One of the best-known children’s stories in American literature is the simple tale of The Three Little Pigs. It is actually a fable, and was first published in the 1840’s in England, but the story is thought to be much older.
I assume you know the story, but just in case you haven’t heard it, consider this your spoiler alert. It’s about three nameless pigs who each build houses from different materials. Each of the pigs then had visits from the dreaded big bad wolf, who apparently had a particular hankering for pork. Each heard the same polite plea for entrance to their home, and each made the same defiant response: “not by the hair of my chinny, chin chin.” In the end, the big bad wolf blows down the first two pigs’ houses, made of straw and sticks respectively, but is unable to destroy the third pig’s house, made of bricks.
The story has a simple but universal message and has been adapted and told in several variations over the years. Interestingly, it was included among Uncle Remus’ stories as “The Story of the Pigs,” with the major difference being that there were five pigs in his version. For the record, their names were: Big Pig, Little Pig, Speckle Pig, Blunt and Runt.
However the story is told, it actually reflects a parable of Jesus, which is included in the sermon on the mount. Jesus knew a little something about building, by the way, having taken over his dad’s business as a carpenter. Like the three little pigs, Jesus’ parable also included as its primary characters a couple of builders who are constructing houses. There is a contrast between wise building and foolish building. And in the end, each house faces a test, when the storms come. The rain fell and the floods came, and the winds blew and slammed against both houses. The house that was built wisely, stood its ground. The one built foolishly fell, “and its collapse was great.” (Matthew 7:24-27)
The difference in Jesus’ story was that it was not the building materials that made the difference, it was the foundation upon which the houses were built. One was built on the rock, the other on sand. And when the storms came, the one built on the firm foundation lasted, while the one built on the shifting sand crumbled.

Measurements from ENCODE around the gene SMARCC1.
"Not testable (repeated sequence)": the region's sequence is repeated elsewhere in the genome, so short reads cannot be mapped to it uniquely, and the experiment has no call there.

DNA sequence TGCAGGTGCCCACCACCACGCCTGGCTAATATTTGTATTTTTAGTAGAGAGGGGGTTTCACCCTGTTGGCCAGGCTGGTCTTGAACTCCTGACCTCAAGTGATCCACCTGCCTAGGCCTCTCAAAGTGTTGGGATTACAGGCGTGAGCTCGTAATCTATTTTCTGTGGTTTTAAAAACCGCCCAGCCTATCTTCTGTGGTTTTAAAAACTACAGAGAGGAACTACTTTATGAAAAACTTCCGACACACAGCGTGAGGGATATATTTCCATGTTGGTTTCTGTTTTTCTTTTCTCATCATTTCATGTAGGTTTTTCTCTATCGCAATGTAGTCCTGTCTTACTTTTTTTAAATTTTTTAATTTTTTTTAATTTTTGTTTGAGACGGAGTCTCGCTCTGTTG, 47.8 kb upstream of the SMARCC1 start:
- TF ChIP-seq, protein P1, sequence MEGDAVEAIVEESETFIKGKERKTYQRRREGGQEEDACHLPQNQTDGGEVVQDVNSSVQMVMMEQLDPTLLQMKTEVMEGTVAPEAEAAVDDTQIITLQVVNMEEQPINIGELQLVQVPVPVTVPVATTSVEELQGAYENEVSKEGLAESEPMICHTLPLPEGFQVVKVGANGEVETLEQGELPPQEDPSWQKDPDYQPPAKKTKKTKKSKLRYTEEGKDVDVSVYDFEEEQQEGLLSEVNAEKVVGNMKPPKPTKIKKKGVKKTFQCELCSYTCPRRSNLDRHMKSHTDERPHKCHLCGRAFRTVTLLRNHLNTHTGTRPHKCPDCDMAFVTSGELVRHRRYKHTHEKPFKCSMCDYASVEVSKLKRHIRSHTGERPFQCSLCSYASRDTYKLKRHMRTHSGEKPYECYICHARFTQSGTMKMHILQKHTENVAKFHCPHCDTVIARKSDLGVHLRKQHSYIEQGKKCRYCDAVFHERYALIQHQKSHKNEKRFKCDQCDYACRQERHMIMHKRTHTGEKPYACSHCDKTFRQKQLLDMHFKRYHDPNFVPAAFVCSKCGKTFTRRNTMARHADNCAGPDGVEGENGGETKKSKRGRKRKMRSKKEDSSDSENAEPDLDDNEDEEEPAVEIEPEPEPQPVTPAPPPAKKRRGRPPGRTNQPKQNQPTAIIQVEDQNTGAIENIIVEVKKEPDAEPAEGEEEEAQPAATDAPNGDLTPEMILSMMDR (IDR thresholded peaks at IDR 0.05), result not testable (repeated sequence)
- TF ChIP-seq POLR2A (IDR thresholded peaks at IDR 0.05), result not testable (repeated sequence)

This was, in effect, Jesus’ concluding illustration to his sermon on the mount. He introduced it with these words: “Everyone then who hears these words of mine and does them will be like a wise man who built his house on the rock.” And then he goes on to tell the story, contrasting the two builders, two houses and two foundations.
In this light, we are all “house-builders,” constructing our lives by the choices we make. And the application is simple. If we listen to Jesus and obey his words, we will build our lives on rock solid foundations that can weather any storms–and even handle any big bad wolf that comes our way. Conversely, if we fail to hear and obey his truth and make bad choices, thus building our lives on the wrong foundation, we are destined to collapse.
It’s the gospel according to the three little pigs. Simple enough for children, and for all of us who are willing to listen.
My prayer is that your life is built on the Rock, and that you live in the wisdom of obedience to his word. I look forward to seeing you Sunday.